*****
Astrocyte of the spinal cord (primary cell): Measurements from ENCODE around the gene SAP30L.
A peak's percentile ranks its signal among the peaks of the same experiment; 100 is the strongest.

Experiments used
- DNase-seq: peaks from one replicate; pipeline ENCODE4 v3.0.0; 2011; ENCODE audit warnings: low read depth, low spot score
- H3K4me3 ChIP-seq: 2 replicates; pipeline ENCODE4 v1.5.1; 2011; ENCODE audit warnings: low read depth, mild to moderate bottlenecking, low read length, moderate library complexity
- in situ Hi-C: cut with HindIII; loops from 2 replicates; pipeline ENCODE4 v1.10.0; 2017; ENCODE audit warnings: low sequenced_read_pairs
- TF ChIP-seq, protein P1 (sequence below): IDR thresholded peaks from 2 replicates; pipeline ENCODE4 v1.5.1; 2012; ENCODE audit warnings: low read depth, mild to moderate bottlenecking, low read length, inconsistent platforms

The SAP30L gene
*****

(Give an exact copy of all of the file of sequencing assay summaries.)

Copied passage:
Astrocyte of the spinal cord (primary cell): Measurements from ENCODE around the gene SAP30L.
A peak's percentile ranks its signal among the peaks of the same experiment; 100 is the strongest.

Experiments used
- DNase-seq: peaks from one replicate; pipeline ENCODE4 v3.0.0; 2011; ENCODE audit warnings: low read depth, low spot score
- H3K4me3 ChIP-seq: 2 replicates; pipeline ENCODE4 v1.5.1; 2011; ENCODE audit warnings: low read depth, mild to moderate bottlenecking, low read length, moderate library complexity
- in situ Hi-C: cut with HindIII; loops from 2 replicates; pipeline ENCODE4 v1.10.0; 2017; ENCODE audit warnings: low sequenced_read_pairs
- TF ChIP-seq, protein P1 (sequence below): IDR thresholded peaks from 2 replicates; pipeline ENCODE4 v1.5.1; 2012; ENCODE audit warnings: low read depth, mild to moderate bottlenecking, low read length, inconsistent platforms

The SAP30L gene